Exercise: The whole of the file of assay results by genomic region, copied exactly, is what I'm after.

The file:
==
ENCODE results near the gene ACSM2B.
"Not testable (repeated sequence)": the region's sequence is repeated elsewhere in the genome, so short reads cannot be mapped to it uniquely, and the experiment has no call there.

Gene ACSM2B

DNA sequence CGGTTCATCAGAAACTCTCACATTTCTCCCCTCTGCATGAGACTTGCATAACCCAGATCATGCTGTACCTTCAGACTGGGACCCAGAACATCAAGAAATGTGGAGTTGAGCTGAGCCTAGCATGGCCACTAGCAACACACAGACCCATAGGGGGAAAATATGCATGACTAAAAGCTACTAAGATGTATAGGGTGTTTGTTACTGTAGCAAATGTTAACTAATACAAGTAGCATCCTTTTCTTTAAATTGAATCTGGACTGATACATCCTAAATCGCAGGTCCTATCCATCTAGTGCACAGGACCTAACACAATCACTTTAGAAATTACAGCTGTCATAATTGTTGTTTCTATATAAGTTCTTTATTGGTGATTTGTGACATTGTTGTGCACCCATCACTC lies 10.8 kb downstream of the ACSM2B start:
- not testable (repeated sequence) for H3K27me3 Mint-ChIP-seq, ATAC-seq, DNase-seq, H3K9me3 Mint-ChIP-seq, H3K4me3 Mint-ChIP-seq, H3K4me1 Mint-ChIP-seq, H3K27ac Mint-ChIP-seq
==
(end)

ENCODE results near the gene ACSM2B.
"Not testable (repeated sequence)": the region's sequence is repeated elsewhere in the genome, so short reads cannot be mapped to it uniquely, and the experiment has no call there.

Gene ACSM2B

DNA sequence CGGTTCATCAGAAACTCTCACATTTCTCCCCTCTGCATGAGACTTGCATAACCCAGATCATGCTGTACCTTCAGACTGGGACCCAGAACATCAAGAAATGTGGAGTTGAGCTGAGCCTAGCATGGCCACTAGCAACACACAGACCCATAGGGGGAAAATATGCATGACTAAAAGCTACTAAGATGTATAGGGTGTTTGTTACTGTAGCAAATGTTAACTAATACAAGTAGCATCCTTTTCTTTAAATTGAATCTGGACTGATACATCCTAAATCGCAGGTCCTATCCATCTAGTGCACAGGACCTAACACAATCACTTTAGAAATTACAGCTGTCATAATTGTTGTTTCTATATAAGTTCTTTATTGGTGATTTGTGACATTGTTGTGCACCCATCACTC lies 10.8 kb downstream of the ACSM2B start:
- not testable (repeated sequence) for H3K27me3 Mint-ChIP-seq, ATAC-seq, DNase-seq, H3K9me3 Mint-ChIP-seq, H3K4me3 Mint-ChIP-seq, H3K4me1 Mint-ChIP-seq, H3K27ac Mint-ChIP-seq